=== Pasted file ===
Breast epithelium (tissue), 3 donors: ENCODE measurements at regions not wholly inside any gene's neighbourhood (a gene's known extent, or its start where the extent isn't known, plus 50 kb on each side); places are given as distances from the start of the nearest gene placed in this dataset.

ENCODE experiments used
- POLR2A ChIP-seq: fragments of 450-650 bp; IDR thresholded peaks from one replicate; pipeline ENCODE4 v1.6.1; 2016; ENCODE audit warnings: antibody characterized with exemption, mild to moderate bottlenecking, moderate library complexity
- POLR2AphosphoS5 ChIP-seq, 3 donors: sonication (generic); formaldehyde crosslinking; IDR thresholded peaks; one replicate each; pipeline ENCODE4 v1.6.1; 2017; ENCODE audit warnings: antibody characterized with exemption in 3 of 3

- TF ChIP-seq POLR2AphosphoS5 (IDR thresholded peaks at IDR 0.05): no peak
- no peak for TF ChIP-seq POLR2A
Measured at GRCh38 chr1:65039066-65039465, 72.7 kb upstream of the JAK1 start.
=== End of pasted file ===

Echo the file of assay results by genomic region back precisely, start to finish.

Breast epithelium (tissue), 3 donors: ENCODE measurements at regions not wholly inside any gene's neighbourhood (a gene's known extent, or its start where the extent isn't known, plus 50 kb on each side); places are given as distances from the start of the nearest gene placed in this dataset.

ENCODE experiments used
- POLR2A ChIP-seq: fragments of 450-650 bp; IDR thresholded peaks from one replicate; pipeline ENCODE4 v1.6.1; 2016; ENCODE audit warnings: antibody characterized with exemption, mild to moderate bottlenecking, moderate library complexity
- POLR2AphosphoS5 ChIP-seq, 3 donors: sonication (generic); formaldehyde crosslinking; IDR thresholded peaks; one replicate each; pipeline ENCODE4 v1.6.1; 2017; ENCODE audit warnings: antibody characterized with exemption in 3 of 3

- TF ChIP-seq POLR2AphosphoS5 (IDR thresholded peaks at IDR 0.05): no peak
- no peak for TF ChIP-seq POLR2A
Measured at GRCh38 chr1:65039066-65039465, 72.7 kb upstream of the JAK1 start.